You want beautiful pictures and gorgeous video? They aren't here, check out this entry over on my native site, The Political Junkie.
The Occupy Wall Street movement has sparked echoes across the country, and one of those was in Bellingham where over 350 not-millionaires showed up to protest wealth inequality.
That's really what these protests are about more than anything else, the rich controlling such outrageous amounts of money while the middle class and poor are at their breaking point. Historically, this has happened when the poor and merchant class are squeezed by the wealthy and powerful until they feel they no longer have any chance of building a life for themselves. That is when revolution occurs. They can be violent or non-violent, political or economics-based, but drastic change is building and these are the first signs.
I have written before about "The Forgotten Generation" and how financial austerity is gutting the next wave of workers, but this is people finally taking to the streets and putting voice to their outrage.
The corporate media has ridiculed this movement for the last couple of weeks, saying it has no focus, or that their demands are over the top. I think they are intentionally missing the point. The focus of these protests is pretty clear, the rich have been screwing us and we are outraged. The demands all boil down to one basic thing: stop screwing us over. Simple as that. When wealthy corporations are getting huge bailouts and NOT reinvesting them, instead pocketing the paycheck overseas, that is screwing us. When Bank of America reinstates hidden account fees after being expressly forbidden by law, that's screwing us. When market speculators artificially inflate the cost of gas, that's screwing us.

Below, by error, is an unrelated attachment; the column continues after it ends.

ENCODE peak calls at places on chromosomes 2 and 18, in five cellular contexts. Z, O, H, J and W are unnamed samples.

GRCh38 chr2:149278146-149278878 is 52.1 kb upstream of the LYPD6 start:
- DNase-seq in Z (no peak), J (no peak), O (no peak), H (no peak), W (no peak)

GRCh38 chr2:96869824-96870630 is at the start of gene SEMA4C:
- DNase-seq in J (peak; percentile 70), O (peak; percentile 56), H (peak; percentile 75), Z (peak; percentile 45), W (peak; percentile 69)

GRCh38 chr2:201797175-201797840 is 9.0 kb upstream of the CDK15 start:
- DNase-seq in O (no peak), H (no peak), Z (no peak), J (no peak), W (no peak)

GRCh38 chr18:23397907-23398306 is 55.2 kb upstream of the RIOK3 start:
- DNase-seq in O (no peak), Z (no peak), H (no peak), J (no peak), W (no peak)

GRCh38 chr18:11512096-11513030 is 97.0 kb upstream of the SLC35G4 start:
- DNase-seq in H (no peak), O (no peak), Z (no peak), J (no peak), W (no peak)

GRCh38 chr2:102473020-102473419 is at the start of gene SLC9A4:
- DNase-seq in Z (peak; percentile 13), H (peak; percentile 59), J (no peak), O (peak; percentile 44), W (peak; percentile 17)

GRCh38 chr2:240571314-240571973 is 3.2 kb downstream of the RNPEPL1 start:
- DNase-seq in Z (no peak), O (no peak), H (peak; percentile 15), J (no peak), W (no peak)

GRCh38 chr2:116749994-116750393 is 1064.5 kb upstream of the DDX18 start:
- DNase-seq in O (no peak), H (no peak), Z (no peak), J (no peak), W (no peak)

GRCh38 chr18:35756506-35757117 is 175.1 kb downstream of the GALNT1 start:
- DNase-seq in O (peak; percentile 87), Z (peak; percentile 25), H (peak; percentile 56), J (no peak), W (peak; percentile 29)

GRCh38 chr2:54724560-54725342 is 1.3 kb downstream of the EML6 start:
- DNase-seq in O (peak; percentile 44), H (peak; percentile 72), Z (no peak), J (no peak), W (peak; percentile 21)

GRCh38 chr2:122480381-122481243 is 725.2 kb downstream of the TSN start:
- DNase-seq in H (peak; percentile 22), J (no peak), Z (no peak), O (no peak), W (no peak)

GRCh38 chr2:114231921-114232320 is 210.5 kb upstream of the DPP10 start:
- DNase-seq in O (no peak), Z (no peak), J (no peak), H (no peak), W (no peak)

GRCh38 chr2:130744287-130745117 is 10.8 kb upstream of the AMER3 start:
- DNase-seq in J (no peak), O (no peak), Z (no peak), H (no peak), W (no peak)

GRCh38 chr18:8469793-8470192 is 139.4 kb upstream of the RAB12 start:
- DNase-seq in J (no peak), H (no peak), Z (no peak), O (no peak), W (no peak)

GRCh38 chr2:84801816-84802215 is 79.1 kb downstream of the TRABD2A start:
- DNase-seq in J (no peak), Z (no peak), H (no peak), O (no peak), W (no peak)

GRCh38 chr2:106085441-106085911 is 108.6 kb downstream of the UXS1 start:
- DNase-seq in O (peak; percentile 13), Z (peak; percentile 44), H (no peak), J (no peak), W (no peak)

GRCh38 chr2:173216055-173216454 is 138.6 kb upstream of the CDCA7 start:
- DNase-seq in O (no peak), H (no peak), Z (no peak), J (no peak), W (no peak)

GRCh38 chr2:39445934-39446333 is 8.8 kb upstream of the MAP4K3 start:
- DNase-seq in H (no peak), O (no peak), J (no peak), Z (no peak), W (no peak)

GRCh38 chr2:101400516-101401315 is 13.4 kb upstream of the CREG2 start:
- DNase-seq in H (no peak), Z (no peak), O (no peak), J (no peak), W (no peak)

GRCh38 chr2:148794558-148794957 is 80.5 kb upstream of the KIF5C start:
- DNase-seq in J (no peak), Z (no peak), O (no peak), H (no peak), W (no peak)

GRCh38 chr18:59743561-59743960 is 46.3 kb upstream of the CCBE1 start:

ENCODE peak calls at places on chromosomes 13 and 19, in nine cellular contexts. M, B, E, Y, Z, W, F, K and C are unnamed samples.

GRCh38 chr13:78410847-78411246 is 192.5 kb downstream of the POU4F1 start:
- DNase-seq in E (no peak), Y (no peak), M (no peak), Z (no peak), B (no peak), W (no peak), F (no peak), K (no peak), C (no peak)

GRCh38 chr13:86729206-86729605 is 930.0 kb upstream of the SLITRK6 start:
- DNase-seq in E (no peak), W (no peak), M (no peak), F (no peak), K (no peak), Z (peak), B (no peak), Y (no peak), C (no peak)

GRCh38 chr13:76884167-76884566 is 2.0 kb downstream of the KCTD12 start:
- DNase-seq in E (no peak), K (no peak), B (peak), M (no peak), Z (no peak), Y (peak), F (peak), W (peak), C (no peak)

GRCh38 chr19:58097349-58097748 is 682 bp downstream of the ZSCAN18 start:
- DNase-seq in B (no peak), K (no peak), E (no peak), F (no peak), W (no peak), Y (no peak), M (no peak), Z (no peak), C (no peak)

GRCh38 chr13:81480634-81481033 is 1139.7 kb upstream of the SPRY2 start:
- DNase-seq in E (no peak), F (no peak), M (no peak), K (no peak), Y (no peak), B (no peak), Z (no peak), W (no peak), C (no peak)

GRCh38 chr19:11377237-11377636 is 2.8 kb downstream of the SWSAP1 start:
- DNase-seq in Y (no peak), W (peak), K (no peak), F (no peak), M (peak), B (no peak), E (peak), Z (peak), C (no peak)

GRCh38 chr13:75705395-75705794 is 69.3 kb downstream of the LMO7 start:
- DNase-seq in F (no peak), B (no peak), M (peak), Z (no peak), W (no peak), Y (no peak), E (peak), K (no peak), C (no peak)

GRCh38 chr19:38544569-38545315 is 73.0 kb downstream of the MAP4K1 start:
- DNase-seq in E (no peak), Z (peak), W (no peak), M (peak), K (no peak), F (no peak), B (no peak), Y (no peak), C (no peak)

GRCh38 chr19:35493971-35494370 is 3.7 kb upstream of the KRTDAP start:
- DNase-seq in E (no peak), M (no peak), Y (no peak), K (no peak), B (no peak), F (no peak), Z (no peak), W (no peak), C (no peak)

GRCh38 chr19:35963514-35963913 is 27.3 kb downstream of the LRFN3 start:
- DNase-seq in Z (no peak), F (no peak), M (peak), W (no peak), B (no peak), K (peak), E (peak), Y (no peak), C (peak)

And we aren't going to take it anymore. We need good jobs, fair wages, and a 180 degree turnaround for our corporate culture. This is just the beginning.
As for the event itself, it was well-behaved and orderly. Kelli Linville and Terry Bornemann both showed up to support the cause.
There was one incident of note. Around 4:40 p.m., a big black truck pulled up. It had a big Bellingham Tea Party sign erected in the back on a wooden frame, and the driver floored his engine in order to pump thick black smoke into the crowd. He peeled out and most in the crowd chalked it up to one guy being a jerk.
However, he circled around and was going to make another pass, so the protesters occupied the street (aka blocked it) so he couldn't get through. Citizen journalist and friend of the blog, Shane Roth, was on hand to capture this altercation on film.
Shane is a citizen journalist and videographer who regularly records public meetings. Frequent readers might remember him as the guy Doug Ericksen tried to have arrested.
But aside from that incident, the protest was peaceful. The Bellingham Police did a phenomenal job of making sure everything went smoothly, hats off to them. I was pleasantly surprised by both the number of people and variety. This was not the handful of people who show up to protest the war, but rather a wide swath of people deeply unhappy about our economic conditions.